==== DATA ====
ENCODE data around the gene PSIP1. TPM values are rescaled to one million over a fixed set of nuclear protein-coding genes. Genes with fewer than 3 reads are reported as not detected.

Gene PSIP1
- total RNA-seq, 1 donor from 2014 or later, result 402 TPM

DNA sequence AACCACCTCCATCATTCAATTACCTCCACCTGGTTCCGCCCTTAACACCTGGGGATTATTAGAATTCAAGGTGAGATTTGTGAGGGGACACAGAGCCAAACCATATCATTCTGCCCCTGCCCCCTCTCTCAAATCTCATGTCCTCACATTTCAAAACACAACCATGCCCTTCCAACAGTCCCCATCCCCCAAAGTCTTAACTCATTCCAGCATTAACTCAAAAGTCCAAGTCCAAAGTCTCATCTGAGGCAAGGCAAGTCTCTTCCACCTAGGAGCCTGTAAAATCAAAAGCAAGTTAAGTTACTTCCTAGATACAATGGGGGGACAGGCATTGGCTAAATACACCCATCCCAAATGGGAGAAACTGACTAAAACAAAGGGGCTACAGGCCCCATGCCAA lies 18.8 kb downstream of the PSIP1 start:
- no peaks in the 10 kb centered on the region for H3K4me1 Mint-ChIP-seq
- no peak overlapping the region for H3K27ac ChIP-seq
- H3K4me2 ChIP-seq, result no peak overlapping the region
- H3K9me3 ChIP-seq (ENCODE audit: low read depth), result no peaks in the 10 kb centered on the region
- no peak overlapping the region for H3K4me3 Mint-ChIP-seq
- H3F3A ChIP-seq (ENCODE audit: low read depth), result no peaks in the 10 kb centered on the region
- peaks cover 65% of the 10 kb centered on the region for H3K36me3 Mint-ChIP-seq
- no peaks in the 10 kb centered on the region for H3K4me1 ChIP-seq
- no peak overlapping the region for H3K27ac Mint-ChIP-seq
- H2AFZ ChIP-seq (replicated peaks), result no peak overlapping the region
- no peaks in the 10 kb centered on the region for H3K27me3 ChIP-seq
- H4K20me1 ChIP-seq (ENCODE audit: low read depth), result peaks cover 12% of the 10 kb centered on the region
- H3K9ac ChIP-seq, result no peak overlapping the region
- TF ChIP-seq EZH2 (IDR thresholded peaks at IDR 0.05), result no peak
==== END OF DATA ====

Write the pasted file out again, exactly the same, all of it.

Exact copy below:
ENCODE data around the gene PSIP1. TPM values are rescaled to one million over a fixed set of nuclear protein-coding genes. Genes with fewer than 3 reads are reported as not detected.

Gene PSIP1
- total RNA-seq, 1 donor from 2014 or later, result 402 TPM

DNA sequence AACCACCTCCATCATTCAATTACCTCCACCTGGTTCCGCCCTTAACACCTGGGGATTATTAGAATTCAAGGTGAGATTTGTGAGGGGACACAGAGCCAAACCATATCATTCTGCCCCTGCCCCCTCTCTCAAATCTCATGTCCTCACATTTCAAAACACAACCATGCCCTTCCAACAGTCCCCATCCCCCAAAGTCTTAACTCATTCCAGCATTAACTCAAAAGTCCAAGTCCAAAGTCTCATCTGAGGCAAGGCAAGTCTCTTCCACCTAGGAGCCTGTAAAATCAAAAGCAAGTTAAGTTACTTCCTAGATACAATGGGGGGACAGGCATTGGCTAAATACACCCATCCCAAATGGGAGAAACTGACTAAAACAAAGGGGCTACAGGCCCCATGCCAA lies 18.8 kb downstream of the PSIP1 start:
- no peaks in the 10 kb centered on the region for H3K4me1 Mint-ChIP-seq
- no peak overlapping the region for H3K27ac ChIP-seq
- H3K4me2 ChIP-seq, result no peak overlapping the region
- H3K9me3 ChIP-seq (ENCODE audit: low read depth), result no peaks in the 10 kb centered on the region
- no peak overlapping the region for H3K4me3 Mint-ChIP-seq
- H3F3A ChIP-seq (ENCODE audit: low read depth), result no peaks in the 10 kb centered on the region
- peaks cover 65% of the 10 kb centered on the region for H3K36me3 Mint-ChIP-seq
- no peaks in the 10 kb centered on the region for H3K4me1 ChIP-seq
- no peak overlapping the region for H3K27ac Mint-ChIP-seq
- H2AFZ ChIP-seq (replicated peaks), result no peak overlapping the region
- no peaks in the 10 kb centered on the region for H3K27me3 ChIP-seq
- H4K20me1 ChIP-seq (ENCODE audit: low read depth), result peaks cover 12% of the 10 kb centered on the region
- H3K9ac ChIP-seq, result no peak overlapping the region
- TF ChIP-seq EZH2 (IDR thresholded peaks at IDR 0.05), result no peak